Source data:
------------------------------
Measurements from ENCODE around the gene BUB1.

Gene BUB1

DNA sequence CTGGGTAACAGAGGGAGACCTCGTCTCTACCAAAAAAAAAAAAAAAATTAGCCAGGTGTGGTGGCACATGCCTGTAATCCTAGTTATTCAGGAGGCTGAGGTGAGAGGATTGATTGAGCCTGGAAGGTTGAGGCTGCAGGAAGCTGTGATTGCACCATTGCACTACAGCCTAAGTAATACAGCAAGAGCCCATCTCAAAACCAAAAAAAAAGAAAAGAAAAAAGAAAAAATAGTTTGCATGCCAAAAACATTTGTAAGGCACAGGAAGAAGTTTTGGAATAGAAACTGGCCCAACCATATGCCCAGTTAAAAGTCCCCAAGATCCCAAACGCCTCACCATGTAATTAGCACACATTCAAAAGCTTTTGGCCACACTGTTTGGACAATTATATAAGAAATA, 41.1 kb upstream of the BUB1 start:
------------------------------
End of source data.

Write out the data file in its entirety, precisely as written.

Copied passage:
Measurements from ENCODE around the gene BUB1.

Gene BUB1

DNA sequence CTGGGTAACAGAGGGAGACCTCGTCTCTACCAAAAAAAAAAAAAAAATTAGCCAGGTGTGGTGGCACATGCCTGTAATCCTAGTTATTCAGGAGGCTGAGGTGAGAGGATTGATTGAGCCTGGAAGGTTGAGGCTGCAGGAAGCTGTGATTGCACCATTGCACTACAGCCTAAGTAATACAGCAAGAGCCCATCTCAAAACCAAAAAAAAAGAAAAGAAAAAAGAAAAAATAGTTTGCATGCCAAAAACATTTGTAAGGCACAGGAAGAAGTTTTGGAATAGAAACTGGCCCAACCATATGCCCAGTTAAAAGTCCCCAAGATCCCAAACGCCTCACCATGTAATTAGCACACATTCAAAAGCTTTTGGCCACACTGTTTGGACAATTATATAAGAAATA, 41.1 kb upstream of the BUB1 start: